It has come to our attention that some companies claiming to be experts in the field of Landlord and Tenant law are advising agents not to serve section 8 notices until tenants are into their third month of arrears because some judges insist that to serve a notice during the second month is “no longer acceptable”. The companies go on to suggest that certain firms deliberately issue notices prematurely in order to ensure adjournments and thus increase their own fees.
Leaving aside the accuracy of the statements and without joining in any mudslinging, Painsmith comments as follows:
1. Under ground 8 of schedule 2 of the Housing Act 1988, if rent is payable monthly and at least two months’ rent is unpaid the grounds for possession are made out. Rent means rent lawfully due from the tenant. This is spelled out in the Housing Act. Where rent is payable in advance but the tenant does not pay the rent on the payment date, then from the day after the rent payment date that months’ rent is lawfully due but unpaid, and ground 8 is made out.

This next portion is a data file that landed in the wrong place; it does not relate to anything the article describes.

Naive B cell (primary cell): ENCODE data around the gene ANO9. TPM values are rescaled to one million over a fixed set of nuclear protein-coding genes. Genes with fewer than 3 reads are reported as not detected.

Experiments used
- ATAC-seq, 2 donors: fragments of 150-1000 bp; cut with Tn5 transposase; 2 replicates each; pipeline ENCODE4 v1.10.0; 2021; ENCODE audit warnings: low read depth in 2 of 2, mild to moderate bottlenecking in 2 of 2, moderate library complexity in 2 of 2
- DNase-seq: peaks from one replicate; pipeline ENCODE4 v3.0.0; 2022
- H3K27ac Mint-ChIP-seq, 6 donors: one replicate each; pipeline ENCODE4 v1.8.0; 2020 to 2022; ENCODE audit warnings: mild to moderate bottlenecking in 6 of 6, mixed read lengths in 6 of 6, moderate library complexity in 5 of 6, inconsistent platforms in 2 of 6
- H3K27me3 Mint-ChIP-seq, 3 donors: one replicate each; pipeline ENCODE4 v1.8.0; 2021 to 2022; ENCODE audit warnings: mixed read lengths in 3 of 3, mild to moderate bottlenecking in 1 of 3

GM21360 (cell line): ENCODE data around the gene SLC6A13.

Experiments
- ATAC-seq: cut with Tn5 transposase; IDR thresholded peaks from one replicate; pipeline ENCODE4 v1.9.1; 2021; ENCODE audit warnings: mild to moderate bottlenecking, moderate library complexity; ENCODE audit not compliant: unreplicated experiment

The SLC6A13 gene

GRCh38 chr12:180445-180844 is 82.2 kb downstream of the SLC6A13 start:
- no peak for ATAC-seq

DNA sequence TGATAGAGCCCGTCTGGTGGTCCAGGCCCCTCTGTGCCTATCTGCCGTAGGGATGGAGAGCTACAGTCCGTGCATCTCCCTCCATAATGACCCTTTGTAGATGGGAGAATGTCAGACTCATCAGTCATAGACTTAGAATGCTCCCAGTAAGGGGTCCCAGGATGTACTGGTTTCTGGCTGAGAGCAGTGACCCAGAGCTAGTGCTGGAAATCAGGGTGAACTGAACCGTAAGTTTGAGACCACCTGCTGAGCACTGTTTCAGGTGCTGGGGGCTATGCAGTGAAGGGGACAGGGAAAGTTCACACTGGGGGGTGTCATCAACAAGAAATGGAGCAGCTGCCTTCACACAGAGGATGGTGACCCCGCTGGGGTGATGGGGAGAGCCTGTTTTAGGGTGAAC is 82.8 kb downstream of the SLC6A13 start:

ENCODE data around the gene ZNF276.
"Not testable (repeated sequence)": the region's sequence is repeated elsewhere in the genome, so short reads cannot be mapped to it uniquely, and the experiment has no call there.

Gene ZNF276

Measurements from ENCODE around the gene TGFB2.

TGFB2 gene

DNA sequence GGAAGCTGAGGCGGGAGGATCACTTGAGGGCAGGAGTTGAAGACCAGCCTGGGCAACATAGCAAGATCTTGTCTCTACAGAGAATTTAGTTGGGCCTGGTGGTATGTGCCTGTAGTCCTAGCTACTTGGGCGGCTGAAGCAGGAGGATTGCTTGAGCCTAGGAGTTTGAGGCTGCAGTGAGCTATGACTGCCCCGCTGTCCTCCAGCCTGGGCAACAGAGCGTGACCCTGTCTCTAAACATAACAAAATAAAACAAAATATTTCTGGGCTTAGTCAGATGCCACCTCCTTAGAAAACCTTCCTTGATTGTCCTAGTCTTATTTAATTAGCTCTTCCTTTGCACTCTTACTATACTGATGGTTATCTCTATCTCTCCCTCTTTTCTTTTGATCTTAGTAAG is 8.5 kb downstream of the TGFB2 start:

2. Painsmith deals with hundreds of section 8 notices a certain number of which lead to possession proceedings for rent arrears. Painsmith has never experienced a judge adjourning a hearing on the basis that the section 8 notice should have been served in the third month.
3. Where the tenants pay quarterly then ground 8 is made out if “at least one quarters’ rent is more than three months in arrears”. In this case then you would need to wait until the tenant was three clear months in arrears.
Of course there is no compulsion to serve a section 8 notice on ground 8 immediately that the ground is made out. However the law is clear: where a tenant pays monthly in advance ground 8 is made out the day after the second unpaid rental due date has passed. As the leading landlord and tenant legal practitioners in this field Painsmith has a duty to set the record straight.